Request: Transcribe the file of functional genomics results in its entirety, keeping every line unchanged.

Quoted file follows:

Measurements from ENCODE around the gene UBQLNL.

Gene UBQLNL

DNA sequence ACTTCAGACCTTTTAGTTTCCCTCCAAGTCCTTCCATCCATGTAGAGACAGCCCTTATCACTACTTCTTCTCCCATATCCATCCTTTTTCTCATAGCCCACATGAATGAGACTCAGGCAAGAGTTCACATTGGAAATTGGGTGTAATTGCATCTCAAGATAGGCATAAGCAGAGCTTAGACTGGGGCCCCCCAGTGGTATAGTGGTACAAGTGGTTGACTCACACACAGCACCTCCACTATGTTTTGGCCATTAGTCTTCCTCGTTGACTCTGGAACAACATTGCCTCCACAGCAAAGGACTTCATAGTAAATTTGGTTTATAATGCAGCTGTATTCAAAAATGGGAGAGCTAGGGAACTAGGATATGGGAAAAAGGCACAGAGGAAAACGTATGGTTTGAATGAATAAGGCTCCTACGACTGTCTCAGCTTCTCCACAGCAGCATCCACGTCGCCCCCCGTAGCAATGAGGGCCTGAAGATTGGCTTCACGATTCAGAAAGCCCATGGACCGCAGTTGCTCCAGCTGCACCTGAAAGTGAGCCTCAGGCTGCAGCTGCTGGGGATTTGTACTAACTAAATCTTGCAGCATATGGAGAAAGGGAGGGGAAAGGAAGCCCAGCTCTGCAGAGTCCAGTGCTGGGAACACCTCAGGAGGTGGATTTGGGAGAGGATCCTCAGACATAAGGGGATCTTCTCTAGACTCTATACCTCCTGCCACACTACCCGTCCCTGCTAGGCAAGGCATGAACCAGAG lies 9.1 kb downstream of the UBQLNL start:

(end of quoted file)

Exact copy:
Measurements from ENCODE around the gene UBQLNL.

Gene UBQLNL

DNA sequence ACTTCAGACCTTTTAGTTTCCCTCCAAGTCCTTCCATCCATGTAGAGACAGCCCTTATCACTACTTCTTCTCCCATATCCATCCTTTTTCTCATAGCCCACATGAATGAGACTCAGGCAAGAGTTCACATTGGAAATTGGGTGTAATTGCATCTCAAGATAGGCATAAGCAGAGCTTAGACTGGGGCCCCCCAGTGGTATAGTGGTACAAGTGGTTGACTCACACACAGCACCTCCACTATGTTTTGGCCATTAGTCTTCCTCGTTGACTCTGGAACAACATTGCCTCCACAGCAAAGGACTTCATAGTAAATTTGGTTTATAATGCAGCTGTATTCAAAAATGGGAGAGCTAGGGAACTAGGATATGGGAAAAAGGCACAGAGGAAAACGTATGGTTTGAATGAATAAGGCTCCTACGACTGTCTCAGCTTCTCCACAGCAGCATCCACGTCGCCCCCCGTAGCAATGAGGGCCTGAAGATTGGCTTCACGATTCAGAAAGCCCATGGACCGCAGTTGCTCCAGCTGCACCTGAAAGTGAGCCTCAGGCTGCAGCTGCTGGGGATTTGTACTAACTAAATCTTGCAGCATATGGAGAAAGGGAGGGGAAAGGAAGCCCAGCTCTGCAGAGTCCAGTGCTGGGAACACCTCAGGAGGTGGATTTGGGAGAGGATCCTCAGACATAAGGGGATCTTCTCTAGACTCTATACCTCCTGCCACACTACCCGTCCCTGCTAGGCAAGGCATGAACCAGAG lies 9.1 kb downstream of the UBQLNL start: